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of Christ. And this means all that the Master declared saying, “If any man will come after Me [be My disciple], let him deny himself [sacrifice his own will], and take up his cross and follow Me.” (Matthew 16:24.) There is no short cut. There are no other terms, and Jesus does not urge any one to accept these terms.

Misinformed evangelists may, in the name of the Lord, urge and make different terms; but they are that far away from the authorized Message of God’s Word. On the contrary, Jesus said to some in His time, “Sit down and count the cost”—be not hasty; know well what you are doing, and fully determine the matter before you undertake the responsibilities of discipleship. It is better not to vow than, after having vowed, to break the vow. It is better not to put your hand to the plow to become a servant of the Lord than, after taking these vows and entering the service, either to turn back or even to look back, as implying a half-hearted service.—Luke 9:62.


Some one may perhaps suggest that if these views were generally accepted, there would be far fewer professed Christians in the world. We agree to this; but we insist that the Christians would be of a better standard, more acceptable to the Lord. The Lord declares, “Strait is the gate and narrow is the way that leadeth unto life [in the present time], and few there be that find it.” These few are to constitute the Kingdom Class, the Bride Class, and with Christ are to be the Divine agency for blessing all the families of the earth during the thousand years of Christ’s Reign.

Another point that might be worthy of notice is that when we first come to the Lord, it is not necessary to pray for forgiveness of original sin. He informs us that all the arrangements are made, completed, for those who desire to accept His terms and become his disciples. All, therefore, we have to do is to go to the Lord intelligently, thoughtfully, and tell Him how glad we are that He has made these arrangements; and that we gladly accept the terms of discipleship, with the promise that His grace shall be sufficient for us, and with His assurance that all things shall work together for good to the called ones according to His purpose.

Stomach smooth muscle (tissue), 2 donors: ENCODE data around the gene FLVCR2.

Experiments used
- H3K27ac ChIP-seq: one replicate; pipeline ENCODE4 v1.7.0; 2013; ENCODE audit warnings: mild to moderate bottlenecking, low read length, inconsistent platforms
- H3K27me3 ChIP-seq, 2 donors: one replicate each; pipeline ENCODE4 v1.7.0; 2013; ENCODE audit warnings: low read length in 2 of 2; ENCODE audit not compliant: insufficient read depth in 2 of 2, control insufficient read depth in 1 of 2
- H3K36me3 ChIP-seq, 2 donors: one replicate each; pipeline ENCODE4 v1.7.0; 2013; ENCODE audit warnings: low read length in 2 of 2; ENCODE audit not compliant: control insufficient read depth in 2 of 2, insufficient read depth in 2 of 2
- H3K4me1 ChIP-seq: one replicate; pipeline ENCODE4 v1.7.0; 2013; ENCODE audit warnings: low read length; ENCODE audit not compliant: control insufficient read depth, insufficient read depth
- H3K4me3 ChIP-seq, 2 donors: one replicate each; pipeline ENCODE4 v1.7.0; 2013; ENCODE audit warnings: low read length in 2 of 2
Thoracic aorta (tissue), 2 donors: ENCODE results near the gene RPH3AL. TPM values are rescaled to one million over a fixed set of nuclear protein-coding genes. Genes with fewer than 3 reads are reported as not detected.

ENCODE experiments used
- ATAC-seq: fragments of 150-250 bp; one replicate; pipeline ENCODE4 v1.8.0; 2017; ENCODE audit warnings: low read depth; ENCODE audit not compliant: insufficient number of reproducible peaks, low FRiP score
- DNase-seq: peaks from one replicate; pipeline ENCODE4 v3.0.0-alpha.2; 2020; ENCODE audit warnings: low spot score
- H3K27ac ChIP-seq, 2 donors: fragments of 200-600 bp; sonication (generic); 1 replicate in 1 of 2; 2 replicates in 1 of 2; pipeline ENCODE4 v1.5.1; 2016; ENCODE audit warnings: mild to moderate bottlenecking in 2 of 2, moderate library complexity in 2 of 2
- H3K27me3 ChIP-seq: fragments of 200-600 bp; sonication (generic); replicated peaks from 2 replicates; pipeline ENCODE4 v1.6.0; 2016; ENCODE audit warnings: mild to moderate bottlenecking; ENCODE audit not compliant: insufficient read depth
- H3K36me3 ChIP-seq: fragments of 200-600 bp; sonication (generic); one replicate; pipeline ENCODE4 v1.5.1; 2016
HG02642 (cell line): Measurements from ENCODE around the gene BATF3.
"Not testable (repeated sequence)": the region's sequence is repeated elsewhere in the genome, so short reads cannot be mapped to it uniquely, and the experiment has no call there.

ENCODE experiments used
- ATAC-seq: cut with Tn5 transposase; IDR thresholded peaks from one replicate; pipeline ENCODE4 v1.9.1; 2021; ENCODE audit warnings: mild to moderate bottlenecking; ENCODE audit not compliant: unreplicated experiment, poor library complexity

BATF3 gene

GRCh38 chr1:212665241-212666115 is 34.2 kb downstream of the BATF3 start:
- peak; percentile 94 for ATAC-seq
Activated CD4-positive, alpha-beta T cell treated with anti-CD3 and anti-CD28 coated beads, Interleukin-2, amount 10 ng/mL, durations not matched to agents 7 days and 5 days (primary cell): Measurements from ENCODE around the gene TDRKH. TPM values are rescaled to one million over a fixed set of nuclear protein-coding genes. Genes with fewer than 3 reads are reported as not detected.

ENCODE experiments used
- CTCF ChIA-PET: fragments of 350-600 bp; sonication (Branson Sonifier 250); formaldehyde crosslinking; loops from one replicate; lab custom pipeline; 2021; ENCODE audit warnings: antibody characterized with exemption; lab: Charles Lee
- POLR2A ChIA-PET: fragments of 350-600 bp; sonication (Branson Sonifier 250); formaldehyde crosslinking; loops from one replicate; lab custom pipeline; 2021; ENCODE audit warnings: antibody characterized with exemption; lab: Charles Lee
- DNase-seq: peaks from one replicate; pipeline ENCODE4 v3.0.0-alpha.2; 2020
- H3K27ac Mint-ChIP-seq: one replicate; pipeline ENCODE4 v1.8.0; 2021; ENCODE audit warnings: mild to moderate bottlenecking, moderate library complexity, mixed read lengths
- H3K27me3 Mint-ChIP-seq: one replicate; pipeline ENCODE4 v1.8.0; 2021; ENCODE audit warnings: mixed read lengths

It is after these have come into covenant relationship with God that they have need to pray for the forgiveness of their trespasses—their sins of omission or commission conflicting with their covenant of consecration and the Divine requirements. Thus this class is privileged to offer the Lord’s Prayer, “Forgive us our trespasses, as we forgive those who trespass against us.” These trespasses thus to be forgiven do not include the original sin. That was forgiven freely for all those who accepted Christ and came under this new covenant-arrangement. The trespasses are our failures to come up to the standard required of the Lord after His grace has freed us from the transgressions that are past.


St. James calls our attention to some of the Lord’s people who might become sin-sick to such an extent that they would not have access to the Throne of Grace themselves. Because of carelessness of living, neglect of duties and privileges, disregard of their covenant obligations, a cloud between them and the Father comes thick and dark. They are unable to penetrate this cloud. Their prayers seem not to reach the Father. He is hiding His face from them. Theirs is an extreme case. Through the Apostle the Lord says that if any one shall turn such a transgressor—a Christian who has gotten into such a wrong condition—from the error of his way, he will save a soul from death and hide a multitude of sins.

The Apostle tells the procedure. The sin-sick one should realize his need, so that he would call upon the elders of the Church—the senior Christian brethren. He should confess to them his fault or whatever he believes has had to do with separating him from the Lord’s favor. They in turn, as members of the Body of Christ, may intercede for him to the Lord and may anoint him with oil in the name of the Lord; and if he have committed sins, they shall be forgiven him, and the Lord shall raise him up to spiritual health and strength again.—James 5:14-16,19,20.


— May 15, 1915 —